Colorado is a young state. The Europeans explored and settled it at about the same time that they explored and settled Southern African where I grew up. On our first day out of Denver we came across a tiny museum and the replica of a fort around which the busy highway made a small dogleg. Fort Velasquez was a fur trading post built to help the beaver trappers to sell their pelts to dealers. It was the activities of these French speaking beaver hunters that gave the Cache le Poudre River its name when they stashed gunpowder in a secret place by the river.
Gold also opened up the area. Water was needed to wash gold from the gravel dug out above the Dolores River so in 1889-1890 an astonishing seven-mile long flume was built. This hung 100 to 150 feet above the river delivering the water to the mine. Later the same area was developed to extract the vanadium needed to harden steel for war armaments in the 1930s and 40s. Then, when the atomic age dawned, uranium was recovered from the tailings and used in the first atomic bomb. The town of Uravan flourished till the mines closed in 1984 and now could not even supply a couple of thirsty cyclists with water.
After our attack by “no seeums” and suffering from the increasingly unseasonable high temperatures which reached 100°F, we stopped for a break at Annie’s rural Bed and Breakfast outside Norwood. Annie’s home is a turn of the century farmhouse and she is a local woman whose grandparents came first to work on the mines and then to ranch on the high plateau of Wright’s Mesa. We had a great weekend eating her good home cooking, admiring the view of the snowy mountains to the south and listening to her stories of life both past and present.
The amount of wild life in the area astonished me. On the way to Norwood we caught a glimpse of deer among the junipers and Annie’s garden had to be protected from their activities. Recently a bear was disturbed near the homestead. Sadly most of the other wild life we saw was squashed at the side of the road. More than once the smell of dead skunk revolted our nostrils and I saw many dead porcupine and more dead deer than I care to remember.
We biked down off Wright’s Mesa and, avoiding the steep ride to Telluride, stopped at the Ridgeway State Park and Campsite. This was the Hilton of campsites. Each site had its own table and benches under a beautifully tiled shelter. The views were great, below us the Ridgeway reservoir and to the south the San Juan Mountains. Then on to Montrose, which we thought was a delightful town. We later discovered that it had appeal for many people our age having been chosen by Time Magazine as one of the ten top retirement centers of the USA. Outside the town we visited the excellent new museum dedicated to the Ute People and in town we received and sent our e-mail at the public library. This free service available in many public libraries is a real boon to travellers like us.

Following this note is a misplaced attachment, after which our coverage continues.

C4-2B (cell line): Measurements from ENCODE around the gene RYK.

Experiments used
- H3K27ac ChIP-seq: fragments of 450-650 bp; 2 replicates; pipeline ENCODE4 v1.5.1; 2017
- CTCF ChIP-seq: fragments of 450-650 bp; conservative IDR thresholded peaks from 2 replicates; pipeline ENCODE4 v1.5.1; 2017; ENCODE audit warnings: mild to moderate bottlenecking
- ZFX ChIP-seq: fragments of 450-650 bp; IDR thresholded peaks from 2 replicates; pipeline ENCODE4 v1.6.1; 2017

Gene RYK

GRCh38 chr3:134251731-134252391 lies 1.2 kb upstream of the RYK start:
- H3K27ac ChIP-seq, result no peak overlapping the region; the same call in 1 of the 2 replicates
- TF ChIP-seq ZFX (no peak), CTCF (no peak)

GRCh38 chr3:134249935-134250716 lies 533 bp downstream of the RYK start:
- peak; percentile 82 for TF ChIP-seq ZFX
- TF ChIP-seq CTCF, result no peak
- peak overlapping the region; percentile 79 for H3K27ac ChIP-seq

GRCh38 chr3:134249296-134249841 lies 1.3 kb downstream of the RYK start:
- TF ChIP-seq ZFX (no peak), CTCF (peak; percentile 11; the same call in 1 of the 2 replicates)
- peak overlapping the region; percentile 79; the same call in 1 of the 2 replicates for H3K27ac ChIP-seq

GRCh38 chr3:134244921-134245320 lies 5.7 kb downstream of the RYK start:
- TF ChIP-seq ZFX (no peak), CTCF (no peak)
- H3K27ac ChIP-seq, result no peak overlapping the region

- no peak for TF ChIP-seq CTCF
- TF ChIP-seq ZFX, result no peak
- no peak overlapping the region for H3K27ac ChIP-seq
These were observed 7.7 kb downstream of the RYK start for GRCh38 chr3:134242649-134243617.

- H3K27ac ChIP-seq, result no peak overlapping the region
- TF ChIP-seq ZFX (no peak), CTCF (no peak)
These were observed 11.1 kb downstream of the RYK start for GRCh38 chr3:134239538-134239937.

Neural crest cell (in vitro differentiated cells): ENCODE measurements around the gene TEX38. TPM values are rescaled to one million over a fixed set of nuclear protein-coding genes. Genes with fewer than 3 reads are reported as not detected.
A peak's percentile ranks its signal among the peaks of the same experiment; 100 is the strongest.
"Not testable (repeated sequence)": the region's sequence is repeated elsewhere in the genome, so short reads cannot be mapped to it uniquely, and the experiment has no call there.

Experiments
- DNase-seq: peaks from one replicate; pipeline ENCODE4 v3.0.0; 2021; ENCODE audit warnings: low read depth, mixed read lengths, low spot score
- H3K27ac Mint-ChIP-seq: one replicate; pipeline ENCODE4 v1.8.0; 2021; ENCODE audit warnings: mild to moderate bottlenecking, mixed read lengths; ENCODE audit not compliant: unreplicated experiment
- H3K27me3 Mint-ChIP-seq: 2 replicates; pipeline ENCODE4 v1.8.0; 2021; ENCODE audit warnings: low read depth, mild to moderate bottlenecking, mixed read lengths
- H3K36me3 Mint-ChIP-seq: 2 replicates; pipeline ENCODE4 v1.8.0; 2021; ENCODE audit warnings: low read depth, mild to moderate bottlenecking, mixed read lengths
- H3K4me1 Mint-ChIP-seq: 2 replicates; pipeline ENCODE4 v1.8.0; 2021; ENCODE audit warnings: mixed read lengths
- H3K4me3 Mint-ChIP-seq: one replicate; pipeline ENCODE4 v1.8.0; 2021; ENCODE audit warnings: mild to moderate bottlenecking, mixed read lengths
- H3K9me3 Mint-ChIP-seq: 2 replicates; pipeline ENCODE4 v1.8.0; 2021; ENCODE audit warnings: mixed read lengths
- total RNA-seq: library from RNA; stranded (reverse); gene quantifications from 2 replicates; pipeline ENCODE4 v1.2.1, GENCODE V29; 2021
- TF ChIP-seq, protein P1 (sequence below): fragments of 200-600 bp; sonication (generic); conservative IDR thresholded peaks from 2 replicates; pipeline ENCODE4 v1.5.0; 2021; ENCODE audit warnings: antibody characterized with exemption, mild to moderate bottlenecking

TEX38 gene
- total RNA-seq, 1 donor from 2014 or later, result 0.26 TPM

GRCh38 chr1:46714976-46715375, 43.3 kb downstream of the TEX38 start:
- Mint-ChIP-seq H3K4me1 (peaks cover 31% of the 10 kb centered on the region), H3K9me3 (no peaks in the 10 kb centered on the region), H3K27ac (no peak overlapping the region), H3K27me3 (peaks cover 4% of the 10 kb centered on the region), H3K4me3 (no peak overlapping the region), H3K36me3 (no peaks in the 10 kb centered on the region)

The next day we biked due east again to the canyon carved by the Gunnison River. At the hamlet of Cimarron we visited with Mr. Newberry, the proprietor of the store started by his parents when Cimarron was a station on the now defunct railway. We had climbed up to this valley on the edge of the Gunnison River Gorge. Mr. Newberry pointed out another road 2000 feet above us on the other side of the hidden gorge. “Tomorrow you will be up there,” he declared. “Look out for my store!”
We continued climbing east, reached a high point and freewheeled down a narrow road to the Blue Mesa dam. Here we crossed the Gunnison River and began, in the early morning, another stunning bike ride. The road climbed slowly up as the river dropped deeper and deeper into the gorge below us. At the highest point we were 9000 feet above sea level with the river far below in its narrow dark gorge known as the Black Canyon and, in a gap in the hills, a tiny view of Newberry’s store. Way in the distance the snowy peaks formed a backdrop while in fields and among the trees at the road side was the loveliest display of spring flowers we had seen: bright patches of blue silver-tipped lupins among the trees, brilliant yellow ragged mule-ear daisies in green fields and purple irises in damp meadows.
This ride and the village of Crawford were a fitting finale to our tour. That weekend the village was celebrating their Pioneer days with community meals and parades. We joined in the fun, met many of the local people and decided that we were ready to spend time with relatives and enjoy a shopping spree before flying back to Europe. It had been a good trip. As always we forget the bad days so I was amused to read in my diary on the 3rd of June,
“It is a cruel land to bike in… beautiful but cruel.” I wrote. It had been very hot. I was covered by insect bites and still itching. We had not seen a café in any of the settlements we had passed through and so had to stop for a break by the side of the road where there was little shade.
All these minor things had turned me into a miserable complainer! But looking back, the memory of the bad days has faded and the many wonderful days are the ones we remember.
Back to Part One of Cycling Colorado.